When laying out the multi-slide doors, keep in mind that they are not limited to a single wall plane. Manufacturers have developed methods to allow doors to meet at a corner location such that a post or other element is not needed. That means that when open, the corner virtually disappears, allowing a full visual and physical three-dimensional connection between outdoors and inside. When closed, the door panels come together to form either an inside or outside corner again.

Design Coordination

As noted, multi-slide glass doors can be incorporated into a wide range of building types in a number of ways. They can be fully integrated with the building construction to create a seamless and flush appearance so they seem to disappear altogether when open. In other cases, they can create a large feature in a façade by allowing for a distinctly defined opening. In short, they can be used to work with the overall building design to enhance or even define a particular aesthetic.

When the building is designed for it, natural daylight is a dominant design benefit from the use of multi-slide glass doors.

Image courtesy of LaCantina Doors

When the building is designed for it, natural daylight is a dominant design benefit from the use of multi-slide glass doors.

When it comes to coordinating the visual appearance of the multi-slide doors with the other doors in the building, it is appropriate to pursue a visual balance with all of the other doors. In that regard, architects often seek doors that can provide clean and even sight lines between different functioning doors to create a consistent daylight opening and complete overall design.

At the basic architectural design level, multi-slide door sizes and proportions can be chosen to match other doors in the building both in proportion or actual size. This can create the desired coordinated appearance at one level. Taking that a step further, it is also possible to select multi-slide doors with stile and rail sizes to match other doors in the building, particularly if all of the doors are sourced from the same manufacturer. This helps to create a complete matching door package with a consistent look that is more refined than having competing visual door components.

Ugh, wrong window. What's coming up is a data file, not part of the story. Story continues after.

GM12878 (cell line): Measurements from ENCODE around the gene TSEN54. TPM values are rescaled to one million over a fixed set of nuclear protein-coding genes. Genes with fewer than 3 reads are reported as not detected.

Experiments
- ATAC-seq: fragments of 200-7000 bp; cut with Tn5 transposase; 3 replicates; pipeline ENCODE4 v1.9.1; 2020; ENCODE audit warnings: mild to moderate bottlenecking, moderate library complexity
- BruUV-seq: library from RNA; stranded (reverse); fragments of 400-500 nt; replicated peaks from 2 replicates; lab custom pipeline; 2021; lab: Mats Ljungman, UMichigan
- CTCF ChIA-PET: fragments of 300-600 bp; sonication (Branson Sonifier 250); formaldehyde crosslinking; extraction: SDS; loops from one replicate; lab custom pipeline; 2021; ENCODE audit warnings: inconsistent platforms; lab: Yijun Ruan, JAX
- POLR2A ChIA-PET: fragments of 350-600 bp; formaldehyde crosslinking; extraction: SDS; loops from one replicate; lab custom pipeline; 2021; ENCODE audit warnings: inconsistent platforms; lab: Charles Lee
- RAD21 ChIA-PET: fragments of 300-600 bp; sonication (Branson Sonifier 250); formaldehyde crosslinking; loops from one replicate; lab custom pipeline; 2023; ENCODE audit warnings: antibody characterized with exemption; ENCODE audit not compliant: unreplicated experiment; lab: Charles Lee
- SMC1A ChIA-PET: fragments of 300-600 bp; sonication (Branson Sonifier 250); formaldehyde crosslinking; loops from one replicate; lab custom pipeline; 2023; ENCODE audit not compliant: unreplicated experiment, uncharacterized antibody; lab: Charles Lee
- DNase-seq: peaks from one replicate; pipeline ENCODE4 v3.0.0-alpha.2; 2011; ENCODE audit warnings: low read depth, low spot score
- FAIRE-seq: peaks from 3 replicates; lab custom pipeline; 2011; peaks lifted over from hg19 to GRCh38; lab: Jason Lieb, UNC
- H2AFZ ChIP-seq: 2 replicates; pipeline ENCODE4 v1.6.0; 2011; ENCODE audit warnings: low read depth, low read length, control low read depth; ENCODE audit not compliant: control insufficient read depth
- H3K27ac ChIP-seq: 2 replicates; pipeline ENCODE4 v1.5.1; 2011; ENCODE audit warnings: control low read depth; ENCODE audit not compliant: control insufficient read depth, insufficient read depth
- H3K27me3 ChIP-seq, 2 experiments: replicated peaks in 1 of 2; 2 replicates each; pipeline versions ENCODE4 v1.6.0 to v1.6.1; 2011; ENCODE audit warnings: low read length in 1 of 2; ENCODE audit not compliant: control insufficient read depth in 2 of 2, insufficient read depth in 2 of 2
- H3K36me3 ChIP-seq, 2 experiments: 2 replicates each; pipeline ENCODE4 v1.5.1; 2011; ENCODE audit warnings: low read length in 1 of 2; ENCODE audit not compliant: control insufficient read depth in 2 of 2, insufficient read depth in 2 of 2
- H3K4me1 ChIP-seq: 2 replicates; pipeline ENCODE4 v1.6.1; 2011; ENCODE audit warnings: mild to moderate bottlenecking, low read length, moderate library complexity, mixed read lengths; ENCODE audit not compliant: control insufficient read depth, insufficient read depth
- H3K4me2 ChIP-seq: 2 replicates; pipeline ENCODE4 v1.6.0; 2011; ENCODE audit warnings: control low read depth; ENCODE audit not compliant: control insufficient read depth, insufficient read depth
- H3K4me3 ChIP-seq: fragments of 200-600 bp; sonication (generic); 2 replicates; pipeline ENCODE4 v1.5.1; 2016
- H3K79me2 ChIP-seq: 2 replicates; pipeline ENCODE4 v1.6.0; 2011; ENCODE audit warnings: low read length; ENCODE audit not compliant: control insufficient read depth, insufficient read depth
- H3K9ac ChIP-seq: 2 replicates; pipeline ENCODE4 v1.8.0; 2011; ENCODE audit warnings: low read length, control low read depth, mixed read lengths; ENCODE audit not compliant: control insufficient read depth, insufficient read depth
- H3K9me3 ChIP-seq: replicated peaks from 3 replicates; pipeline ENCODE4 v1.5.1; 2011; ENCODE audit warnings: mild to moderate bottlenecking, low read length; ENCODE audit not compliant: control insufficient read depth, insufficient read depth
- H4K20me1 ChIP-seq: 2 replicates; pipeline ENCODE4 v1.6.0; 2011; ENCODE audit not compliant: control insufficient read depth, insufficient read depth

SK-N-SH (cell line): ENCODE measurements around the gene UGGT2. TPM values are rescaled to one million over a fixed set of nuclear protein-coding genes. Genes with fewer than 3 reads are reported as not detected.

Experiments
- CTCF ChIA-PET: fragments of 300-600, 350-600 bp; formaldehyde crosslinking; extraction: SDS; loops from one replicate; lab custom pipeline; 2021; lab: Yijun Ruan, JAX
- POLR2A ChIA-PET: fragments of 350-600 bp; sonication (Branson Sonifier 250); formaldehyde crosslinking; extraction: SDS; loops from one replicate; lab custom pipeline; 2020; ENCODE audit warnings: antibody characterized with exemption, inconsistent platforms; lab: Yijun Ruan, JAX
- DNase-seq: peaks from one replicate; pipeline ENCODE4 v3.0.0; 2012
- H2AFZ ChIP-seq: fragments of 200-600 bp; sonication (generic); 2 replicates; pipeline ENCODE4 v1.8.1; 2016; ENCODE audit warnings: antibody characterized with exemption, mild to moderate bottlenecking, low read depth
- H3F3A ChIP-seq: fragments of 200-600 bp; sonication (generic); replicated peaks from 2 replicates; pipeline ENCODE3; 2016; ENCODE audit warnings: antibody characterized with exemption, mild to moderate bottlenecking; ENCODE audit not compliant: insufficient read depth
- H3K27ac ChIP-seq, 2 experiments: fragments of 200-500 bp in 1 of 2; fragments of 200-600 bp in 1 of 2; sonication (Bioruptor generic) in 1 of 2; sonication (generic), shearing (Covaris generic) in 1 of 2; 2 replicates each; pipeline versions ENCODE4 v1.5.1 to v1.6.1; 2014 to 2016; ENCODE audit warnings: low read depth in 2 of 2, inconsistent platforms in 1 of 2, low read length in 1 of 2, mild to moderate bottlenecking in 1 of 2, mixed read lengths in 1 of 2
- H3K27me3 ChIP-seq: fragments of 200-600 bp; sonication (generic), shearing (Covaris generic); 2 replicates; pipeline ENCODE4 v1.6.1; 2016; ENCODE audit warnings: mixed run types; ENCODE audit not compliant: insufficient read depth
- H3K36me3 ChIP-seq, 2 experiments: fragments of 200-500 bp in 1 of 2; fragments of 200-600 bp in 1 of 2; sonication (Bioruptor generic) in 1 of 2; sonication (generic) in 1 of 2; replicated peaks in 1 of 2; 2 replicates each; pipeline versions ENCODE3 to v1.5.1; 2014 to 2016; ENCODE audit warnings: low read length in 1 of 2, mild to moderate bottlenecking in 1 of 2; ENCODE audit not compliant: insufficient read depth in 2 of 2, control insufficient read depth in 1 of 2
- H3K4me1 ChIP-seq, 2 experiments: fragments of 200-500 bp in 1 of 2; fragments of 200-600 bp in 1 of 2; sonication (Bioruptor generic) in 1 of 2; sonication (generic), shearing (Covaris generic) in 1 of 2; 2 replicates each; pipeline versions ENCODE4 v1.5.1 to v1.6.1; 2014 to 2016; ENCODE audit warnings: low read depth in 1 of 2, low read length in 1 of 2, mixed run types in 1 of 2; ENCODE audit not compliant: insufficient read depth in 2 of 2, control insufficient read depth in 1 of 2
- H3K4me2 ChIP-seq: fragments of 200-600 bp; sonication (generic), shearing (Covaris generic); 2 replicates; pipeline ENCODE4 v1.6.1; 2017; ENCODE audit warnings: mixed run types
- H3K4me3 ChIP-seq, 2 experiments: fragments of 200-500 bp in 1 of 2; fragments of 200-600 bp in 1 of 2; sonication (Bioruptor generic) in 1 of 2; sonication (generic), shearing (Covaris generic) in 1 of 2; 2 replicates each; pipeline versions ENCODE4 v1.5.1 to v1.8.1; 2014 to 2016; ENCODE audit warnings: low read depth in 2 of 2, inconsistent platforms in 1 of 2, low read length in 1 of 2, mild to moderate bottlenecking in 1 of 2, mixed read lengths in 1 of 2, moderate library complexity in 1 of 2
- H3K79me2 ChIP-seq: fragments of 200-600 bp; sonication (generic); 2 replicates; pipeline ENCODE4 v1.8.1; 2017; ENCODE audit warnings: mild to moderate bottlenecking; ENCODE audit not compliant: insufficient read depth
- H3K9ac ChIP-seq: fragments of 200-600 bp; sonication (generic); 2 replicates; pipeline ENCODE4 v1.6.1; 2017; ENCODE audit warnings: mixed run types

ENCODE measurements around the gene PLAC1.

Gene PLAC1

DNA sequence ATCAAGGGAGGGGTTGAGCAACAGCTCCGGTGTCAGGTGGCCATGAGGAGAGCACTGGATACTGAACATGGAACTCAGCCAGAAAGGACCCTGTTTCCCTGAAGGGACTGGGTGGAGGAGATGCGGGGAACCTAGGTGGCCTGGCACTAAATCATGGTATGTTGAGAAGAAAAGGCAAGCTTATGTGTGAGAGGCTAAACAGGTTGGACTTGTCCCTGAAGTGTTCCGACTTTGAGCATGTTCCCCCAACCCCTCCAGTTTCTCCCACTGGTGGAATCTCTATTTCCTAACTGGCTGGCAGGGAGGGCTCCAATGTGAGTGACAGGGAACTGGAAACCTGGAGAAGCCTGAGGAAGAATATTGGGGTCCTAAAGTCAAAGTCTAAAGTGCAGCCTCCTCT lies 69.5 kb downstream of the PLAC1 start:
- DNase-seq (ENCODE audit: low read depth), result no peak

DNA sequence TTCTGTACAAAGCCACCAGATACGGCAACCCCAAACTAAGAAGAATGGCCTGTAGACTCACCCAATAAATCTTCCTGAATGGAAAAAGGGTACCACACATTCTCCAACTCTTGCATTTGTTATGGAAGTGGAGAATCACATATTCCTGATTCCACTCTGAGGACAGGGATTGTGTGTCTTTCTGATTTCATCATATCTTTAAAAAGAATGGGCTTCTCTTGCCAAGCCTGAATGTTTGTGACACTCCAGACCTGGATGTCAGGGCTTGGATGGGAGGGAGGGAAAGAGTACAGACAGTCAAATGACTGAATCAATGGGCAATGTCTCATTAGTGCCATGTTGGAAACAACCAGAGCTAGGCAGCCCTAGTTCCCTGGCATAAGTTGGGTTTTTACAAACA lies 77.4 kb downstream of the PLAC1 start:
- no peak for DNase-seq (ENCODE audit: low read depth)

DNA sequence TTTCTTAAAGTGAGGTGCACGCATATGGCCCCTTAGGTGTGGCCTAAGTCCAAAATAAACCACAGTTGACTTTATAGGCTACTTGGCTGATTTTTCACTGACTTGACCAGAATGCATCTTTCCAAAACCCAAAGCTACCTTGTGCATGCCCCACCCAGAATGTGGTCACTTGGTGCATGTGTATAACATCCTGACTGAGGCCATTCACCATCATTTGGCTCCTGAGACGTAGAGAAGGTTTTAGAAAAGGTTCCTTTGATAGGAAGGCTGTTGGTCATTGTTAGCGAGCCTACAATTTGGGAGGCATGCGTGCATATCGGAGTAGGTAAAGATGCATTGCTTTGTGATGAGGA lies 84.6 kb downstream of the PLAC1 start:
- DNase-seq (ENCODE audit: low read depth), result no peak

Performance Characteristics of Multi-Slide Glass Doors

Having established the clear design opportunities and advantages of multi-slide doors, let's turn our attention to the functional performance. Overall, any window or door product needs to use quality materials that are fabricated to provide a smooth and tight operation. In order to provide a good value to the owner, they must be durable enough to continue to operate well over the life of the building. And they must meet the thermal demands of the climate where they are installed in terms of heat transfer and air infiltration.

Multi-slide glass doors achieve all of these performance needs in a number of ways. Let's start by looking at the materials used to fabricate them. It is most common for the door panels to use aluminum frames surrounding the glass either with or without thermal breaks as may be needed. A unique design innovation based on a traditional wood clad door is an aluminum and wood combination system that is available from at least one manufacturer as well. This aluminum wood frame uses a low-maintenance aluminum exterior combined with a natural wood interior to enhance or blend with the interior design scheme of the building.

Aluminum example.
Aluminum
Aluminum thermally controlled example.
Aluminum Thermally Controlled




Aluminum-wood example.
Aluminum Wood
Contemporary clad example.
Contemporary Clad


The frame elements surrounding the glass on multi-slide glass doors are available in a range of aluminum profiles that can be thermally broken or not and can be treated with wood. The materials options from one manufacturer include all aluminum, aluminum thermally controlled, aluminum wood, and contemporary clad.